19. Developing Water Resource Security in a Greenhouse Gas Constrained Context - A Case Study in California

    Science.gov (United States)

    Tarroja, B.; Aghakouchak, A.; Samuelsen, S.

    2015-12-01

    The onset of drought conditions in regions such as California due to shortfalls in precipitation has brought refreshed attention to the vulnerability of our water supply paradigm to changes in climate patterns. In the face of a changing climate which can exacerbate drought conditions in already dry areas, building resiliency into our water supply infrastructure requires some decoupling of water supply availability from climate behavior through conservation, efficiency, and alternative water supply measures such as desalination and water reuse. The installation of these measures requires varying degrees of direct energy inputs and/or impacts the energy usage of the water supply infrastructure (conveyance, treatment, distribution, wastewater treatment). These impacts have implications for greenhouse gas emissions from direct fuel usage or impacts on the emissions from the electric grid. At the scale that these measures may need to be deployed to secure water supply availability, especially under climate change impacted hydrology, they can potentially pose obstacles for meeting greenhouse gas emissions reduction and renewable utilization goals. Therefore, the portfolio of these measures must be such that detrimental impacts on greenhouse gas emissions are minimized. This study combines climate data with a water reservoir network model and an electric grid dispatch model for the water-energy system of California to evaluate 1) the different pathways and scale of alternative water resource measures needed to secure water supply availability and 2) the impacts of following these pathways on the ability to meet greenhouse gas and renewable utilization goals. It was discovered that depending on the water supply measure portfolio implemented, impacts on greenhouse gas emissions and renewable utilization can either be beneficial or detrimental, and optimizing the portfolio is more important under climate change conditions due to the scale of measures required.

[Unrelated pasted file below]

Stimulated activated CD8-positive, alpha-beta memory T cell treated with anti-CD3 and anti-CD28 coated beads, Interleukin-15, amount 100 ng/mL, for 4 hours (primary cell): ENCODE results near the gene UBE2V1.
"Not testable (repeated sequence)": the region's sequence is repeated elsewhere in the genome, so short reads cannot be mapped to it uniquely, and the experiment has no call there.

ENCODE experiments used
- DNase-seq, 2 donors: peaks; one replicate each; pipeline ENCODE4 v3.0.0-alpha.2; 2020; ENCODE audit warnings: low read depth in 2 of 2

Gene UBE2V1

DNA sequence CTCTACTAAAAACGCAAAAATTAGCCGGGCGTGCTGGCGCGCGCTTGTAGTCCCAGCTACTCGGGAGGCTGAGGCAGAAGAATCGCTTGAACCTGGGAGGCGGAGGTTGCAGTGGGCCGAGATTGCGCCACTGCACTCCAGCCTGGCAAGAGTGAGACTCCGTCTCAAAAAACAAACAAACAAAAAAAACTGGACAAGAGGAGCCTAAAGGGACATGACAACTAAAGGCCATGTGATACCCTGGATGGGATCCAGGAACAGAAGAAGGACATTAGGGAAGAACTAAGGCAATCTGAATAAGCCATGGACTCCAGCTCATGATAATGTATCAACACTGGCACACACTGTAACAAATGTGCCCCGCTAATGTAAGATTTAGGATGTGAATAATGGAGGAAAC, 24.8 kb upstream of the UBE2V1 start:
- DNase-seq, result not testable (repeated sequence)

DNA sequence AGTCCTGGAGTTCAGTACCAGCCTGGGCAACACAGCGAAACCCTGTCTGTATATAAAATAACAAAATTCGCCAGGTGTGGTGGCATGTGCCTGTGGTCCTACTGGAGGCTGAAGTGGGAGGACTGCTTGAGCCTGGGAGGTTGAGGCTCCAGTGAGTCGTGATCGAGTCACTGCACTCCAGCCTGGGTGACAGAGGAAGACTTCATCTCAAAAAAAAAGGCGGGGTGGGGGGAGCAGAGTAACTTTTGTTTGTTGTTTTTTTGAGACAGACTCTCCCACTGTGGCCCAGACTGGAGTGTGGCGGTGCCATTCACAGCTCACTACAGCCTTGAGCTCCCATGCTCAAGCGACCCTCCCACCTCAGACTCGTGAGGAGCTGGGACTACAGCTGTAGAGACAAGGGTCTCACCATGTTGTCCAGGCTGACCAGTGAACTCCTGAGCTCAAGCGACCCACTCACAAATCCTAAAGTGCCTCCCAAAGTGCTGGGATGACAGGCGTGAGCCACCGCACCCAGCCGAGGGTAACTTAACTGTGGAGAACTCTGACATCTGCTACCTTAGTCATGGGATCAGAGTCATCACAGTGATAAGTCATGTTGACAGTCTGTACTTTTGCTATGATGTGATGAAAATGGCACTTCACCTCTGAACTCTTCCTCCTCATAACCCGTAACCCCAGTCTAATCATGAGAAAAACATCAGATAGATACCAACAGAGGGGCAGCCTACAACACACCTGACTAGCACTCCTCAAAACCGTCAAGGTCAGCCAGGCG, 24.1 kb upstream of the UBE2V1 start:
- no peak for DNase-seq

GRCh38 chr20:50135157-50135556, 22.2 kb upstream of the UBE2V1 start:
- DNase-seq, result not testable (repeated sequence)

20. Impacts of population growth and economic development on water quality of a lake: case study of Lake Victoria Kenya water.

    Science.gov (United States)

    Juma, Dauglas Wafula; Wang, Hongtao; Li, Fengting

    2014-04-01

    Anthropogenic-induced water quality pollution is a major environmental problem in freshwater ecosystems today. As a result of this, eutrophication of lakes occurs. Population and economic development are key drivers of water resource pollution. To evaluate how growth in the riparian population and in the gross domestic product (GDP) with unplanned development affects the water quality of the lake, this paper evaluates Lake Victoria Kenyan waters basin. Waters quality data between 1990 and 2012 were analyzed along with reviews of published literature, papers, and reports. The nitrate-nitrogen (NO3-N), soluble phosphorus (PO4-P), chlorophyll a, and Secchi transparencies were evaluated as they are key water quality indicators. The NO3-N increased from 10 μg l(-1) in 1990 to 98 μg 1(-1) in 2008, while PO4-P increased from 4 μg l(-1) in 1990 to 57 μg l(-1) in 2008. The population and economic growth of Kenya are increasing with both having minimums in 1990 of 24.143 million people and 12.18 billion US dollars, to maximums in 2010 of 39.742 million people and 32.163 billion US dollars, respectively. A Secchi transparency is reducing with time, indicating an increasing pollution. This was confirmed by an increase in aquatic vegetation using an analysis of moderate resolution imaging spectroradiometer (MODIS) images of 2000 and 2012 of Kenyan waters. This study found that increasing population and GDP increases pollution discharge thus polluting lakes. One of major factors causing lake water pollution is the unplanned or poor waste management policy and service.

  1. Apportionment of sources affecting water quality: Case study of Kandla Creek, Gulf of Katchchh

    Digital Repository Service at National Institute of Oceanography (India)

    Dalal, S.G.; Shirodkar, P.V.; Verlekar, X.N.; Jagtap, T.G.; Rao, G.S.